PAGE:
Morning clear with a high wind form the North West. I went to town accompanying Mr. Brooks. Time wasted, excepting a little in business.
Mr. Brooks has made his children another present—Dividing among 401them the amount which his son Henry had remaining of his property at his death. This comes to my Wife and myself in the shape of three shares in the Lawrence Manufacturing Co. and is another evidence of the beneficence of my father in law,1 as well as of the goodness of the Deity. My means are now more than sufficient for my living and mere property can add little more to my happiness. It must be my endeavor that it shall not take off from it by giving me a spirit of uneasy restlessness or vague ambition. I am blessed as much as man ever is in this sublunary state. May God be merciful to me and keep me humble and sensible of the extent of his goodness.
Athenaeum. John Quincy made me a visit. He is not to sail for some days. Home to Medford. Afternoon German and in the evening read Ovid’s Metamorphoses. Also Mrs. Austin’s Characteristics of Goethe.
Peter C. Brooks to ABA and CFA, 6 Oct. (Adams Papers). In acknowledging the gift, CFA wrote: “Our stock of words is quite used up.... Your bounty has given us a superfluity which we are perfectly aware is beyond our merits” (18 Oct., Adams Papers).
A cold clear morning. I took a shower bath but it is so cold that I believe after this I shall give it up. With but one intermission since I have begun in June last, I have when at Medford constantly taken it and I think my health has been very much aided by it. Mr. Brooks being about to be absent from home all day, I went into town accompanied by my Wife who wished to see and to consult her sister. Time at the Office. My father came in on some commissions of his. Nothing new.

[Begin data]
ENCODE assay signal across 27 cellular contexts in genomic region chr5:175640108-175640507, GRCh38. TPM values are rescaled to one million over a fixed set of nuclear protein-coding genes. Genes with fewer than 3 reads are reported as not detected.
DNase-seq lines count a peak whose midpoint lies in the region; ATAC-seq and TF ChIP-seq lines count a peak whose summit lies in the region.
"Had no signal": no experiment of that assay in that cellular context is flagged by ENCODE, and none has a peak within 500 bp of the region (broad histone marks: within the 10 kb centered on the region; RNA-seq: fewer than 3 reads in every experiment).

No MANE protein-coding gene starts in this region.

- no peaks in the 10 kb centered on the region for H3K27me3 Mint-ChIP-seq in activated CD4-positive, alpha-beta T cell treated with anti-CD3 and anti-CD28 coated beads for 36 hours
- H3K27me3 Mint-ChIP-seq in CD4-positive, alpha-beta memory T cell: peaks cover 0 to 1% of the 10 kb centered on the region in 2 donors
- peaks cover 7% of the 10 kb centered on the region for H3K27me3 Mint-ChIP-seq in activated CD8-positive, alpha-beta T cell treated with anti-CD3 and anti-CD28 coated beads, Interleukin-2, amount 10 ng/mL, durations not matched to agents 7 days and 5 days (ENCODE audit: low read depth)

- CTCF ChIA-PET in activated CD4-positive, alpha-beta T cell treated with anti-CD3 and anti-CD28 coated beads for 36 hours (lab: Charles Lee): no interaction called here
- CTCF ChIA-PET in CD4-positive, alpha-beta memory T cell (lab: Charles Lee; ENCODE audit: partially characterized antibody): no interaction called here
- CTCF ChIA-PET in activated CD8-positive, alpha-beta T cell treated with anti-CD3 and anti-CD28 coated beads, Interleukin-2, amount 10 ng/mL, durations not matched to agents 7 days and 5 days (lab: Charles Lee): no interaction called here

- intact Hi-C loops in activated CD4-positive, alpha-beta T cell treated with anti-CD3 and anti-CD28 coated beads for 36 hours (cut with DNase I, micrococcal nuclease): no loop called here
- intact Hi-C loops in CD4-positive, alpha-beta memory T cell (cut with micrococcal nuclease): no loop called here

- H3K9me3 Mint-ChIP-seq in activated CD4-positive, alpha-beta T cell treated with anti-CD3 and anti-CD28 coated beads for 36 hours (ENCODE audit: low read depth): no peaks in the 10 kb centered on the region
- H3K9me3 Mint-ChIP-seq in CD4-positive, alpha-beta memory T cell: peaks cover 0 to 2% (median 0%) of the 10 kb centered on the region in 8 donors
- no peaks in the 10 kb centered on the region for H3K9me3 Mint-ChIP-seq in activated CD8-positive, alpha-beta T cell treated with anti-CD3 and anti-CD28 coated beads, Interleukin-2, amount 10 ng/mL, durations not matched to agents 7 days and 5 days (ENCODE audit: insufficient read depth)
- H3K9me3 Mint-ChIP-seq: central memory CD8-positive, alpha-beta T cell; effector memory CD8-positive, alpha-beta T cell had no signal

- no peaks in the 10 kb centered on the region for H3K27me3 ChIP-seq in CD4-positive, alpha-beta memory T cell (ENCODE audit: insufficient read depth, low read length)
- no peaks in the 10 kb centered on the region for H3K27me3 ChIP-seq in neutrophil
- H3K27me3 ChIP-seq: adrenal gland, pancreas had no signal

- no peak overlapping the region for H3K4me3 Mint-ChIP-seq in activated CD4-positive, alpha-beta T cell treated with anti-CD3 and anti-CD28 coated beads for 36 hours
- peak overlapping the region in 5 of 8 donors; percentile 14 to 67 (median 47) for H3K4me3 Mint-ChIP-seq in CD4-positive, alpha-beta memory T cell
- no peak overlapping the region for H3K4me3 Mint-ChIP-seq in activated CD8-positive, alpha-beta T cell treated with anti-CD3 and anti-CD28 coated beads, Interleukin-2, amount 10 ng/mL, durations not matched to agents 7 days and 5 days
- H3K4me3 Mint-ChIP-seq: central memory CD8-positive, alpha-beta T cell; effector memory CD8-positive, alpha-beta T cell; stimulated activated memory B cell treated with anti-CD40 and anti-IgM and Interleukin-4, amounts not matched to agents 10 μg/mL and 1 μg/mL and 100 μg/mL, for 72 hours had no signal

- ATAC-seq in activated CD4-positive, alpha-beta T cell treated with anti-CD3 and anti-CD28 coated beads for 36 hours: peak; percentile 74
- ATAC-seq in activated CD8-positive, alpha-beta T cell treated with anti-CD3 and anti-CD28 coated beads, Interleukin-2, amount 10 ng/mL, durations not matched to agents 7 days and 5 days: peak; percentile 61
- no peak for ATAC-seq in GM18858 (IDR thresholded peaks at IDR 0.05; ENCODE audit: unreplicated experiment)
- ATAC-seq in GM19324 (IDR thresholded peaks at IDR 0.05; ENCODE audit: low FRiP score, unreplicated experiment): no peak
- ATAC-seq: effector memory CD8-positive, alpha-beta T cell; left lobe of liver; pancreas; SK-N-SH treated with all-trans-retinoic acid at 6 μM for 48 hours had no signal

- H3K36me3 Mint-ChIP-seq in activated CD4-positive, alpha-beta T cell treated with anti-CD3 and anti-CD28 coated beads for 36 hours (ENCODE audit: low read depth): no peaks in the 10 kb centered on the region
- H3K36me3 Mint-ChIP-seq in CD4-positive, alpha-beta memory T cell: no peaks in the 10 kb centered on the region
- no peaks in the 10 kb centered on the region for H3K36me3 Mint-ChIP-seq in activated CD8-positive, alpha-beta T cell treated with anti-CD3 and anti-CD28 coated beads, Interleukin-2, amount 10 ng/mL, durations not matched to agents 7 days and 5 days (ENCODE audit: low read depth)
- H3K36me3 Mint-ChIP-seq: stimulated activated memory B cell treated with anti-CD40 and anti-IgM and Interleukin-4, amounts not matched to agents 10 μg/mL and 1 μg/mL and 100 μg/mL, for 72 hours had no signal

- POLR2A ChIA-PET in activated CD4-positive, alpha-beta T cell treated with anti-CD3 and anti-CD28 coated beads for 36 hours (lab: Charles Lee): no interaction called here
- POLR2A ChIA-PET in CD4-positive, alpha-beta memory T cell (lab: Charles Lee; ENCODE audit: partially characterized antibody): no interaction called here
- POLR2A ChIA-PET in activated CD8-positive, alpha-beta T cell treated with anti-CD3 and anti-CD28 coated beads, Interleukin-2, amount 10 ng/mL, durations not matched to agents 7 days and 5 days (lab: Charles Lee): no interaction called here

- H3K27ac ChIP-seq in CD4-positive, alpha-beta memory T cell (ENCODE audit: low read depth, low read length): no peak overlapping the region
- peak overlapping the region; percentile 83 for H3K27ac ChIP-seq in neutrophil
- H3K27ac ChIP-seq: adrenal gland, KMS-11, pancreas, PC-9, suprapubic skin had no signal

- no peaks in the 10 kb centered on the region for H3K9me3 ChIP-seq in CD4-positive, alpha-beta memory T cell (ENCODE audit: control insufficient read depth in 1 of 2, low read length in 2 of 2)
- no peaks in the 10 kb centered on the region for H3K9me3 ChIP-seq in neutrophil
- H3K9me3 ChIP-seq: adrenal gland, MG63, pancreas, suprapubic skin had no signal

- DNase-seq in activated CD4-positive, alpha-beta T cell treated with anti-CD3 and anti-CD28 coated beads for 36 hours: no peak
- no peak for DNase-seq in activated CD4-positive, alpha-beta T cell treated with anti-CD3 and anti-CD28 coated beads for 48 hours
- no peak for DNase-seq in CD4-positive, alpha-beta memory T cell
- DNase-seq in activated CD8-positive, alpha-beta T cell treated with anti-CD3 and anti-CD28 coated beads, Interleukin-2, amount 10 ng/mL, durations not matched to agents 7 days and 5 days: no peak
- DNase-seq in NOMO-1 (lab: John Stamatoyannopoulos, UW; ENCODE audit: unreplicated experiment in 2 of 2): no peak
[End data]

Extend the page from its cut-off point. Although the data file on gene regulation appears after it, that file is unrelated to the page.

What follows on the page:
Called for my Wife and returned to Medford to dinner. Afternoon quiet. Read the second volume of Quinctius Heymerau von Flaming and was amused by it although I do not think it equal to the first. Evening Mrs. Gray and Miss Henrietta called. I managed notwithstanding to read a good deal of the second book of the Metamorphoses.
Mild autumn day. I passed my morning reading German. Attended divine service and heard Mr. Stetson preach. Genesis 18. 26. “And the Lord said, if I find in Sodom fifty righteous men within the City then I will spare all the place for their sakes.” Matthew 22. 37 “Thou shalt love the Lord thy God with all thy heart and with all thy soul and with all thy mind.” I am ashamed to say that I could not fix my attention 402sufficiently upon these Sermons to be able to give any definite account of them. My mind would wander into those rambling paths of thought in which I felt myself running on a string of words in a supposable case. It is of no use.
Read in the afternoon and evening the remainder of Warburton’s Sermon commenced last Sunday. He considers the mission of the Holy Ghost in the Saviour here as a comforter, and also the point of the duration of the gifts of grace. I did not admire this portion of the discourse. Read another short Sermon upon the character of the Apostles as Messengers of the truth. Matthew 10. 16 “Behold I send you forth as Sheep in the midst of wolves. Be ye therefore as wise as serpents and harmless as doves.” Evening Mr. Chardon Hall came in and spent considerable time.